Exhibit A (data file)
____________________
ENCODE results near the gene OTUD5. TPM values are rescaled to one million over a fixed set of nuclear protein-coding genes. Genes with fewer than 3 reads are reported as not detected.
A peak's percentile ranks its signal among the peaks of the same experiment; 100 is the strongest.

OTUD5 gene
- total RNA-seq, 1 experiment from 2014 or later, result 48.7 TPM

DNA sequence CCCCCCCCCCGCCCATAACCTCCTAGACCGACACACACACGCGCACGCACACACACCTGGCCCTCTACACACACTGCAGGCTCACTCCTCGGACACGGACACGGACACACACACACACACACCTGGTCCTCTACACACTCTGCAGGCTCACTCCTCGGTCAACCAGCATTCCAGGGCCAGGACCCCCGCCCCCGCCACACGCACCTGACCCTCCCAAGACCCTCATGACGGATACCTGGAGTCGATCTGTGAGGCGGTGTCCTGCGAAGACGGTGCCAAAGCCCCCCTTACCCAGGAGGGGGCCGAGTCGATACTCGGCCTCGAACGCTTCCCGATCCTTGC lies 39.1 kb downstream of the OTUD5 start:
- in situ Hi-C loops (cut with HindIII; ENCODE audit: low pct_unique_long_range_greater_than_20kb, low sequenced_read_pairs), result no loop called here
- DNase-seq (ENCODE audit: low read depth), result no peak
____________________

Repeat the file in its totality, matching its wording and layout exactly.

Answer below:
ENCODE results near the gene OTUD5. TPM values are rescaled to one million over a fixed set of nuclear protein-coding genes. Genes with fewer than 3 reads are reported as not detected.
A peak's percentile ranks its signal among the peaks of the same experiment; 100 is the strongest.

OTUD5 gene
- total RNA-seq, 1 experiment from 2014 or later, result 48.7 TPM

DNA sequence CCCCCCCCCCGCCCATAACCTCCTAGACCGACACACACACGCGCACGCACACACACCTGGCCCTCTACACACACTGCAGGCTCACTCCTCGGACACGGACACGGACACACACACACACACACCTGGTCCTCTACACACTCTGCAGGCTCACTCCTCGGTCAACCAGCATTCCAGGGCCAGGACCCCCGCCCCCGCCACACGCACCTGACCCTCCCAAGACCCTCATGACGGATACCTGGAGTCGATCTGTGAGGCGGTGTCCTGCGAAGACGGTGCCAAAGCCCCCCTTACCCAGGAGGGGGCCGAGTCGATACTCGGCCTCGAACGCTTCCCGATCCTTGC lies 39.1 kb downstream of the OTUD5 start:
- in situ Hi-C loops (cut with HindIII; ENCODE audit: low pct_unique_long_range_greater_than_20kb, low sequenced_read_pairs), result no loop called here
- DNase-seq (ENCODE audit: low read depth), result no peak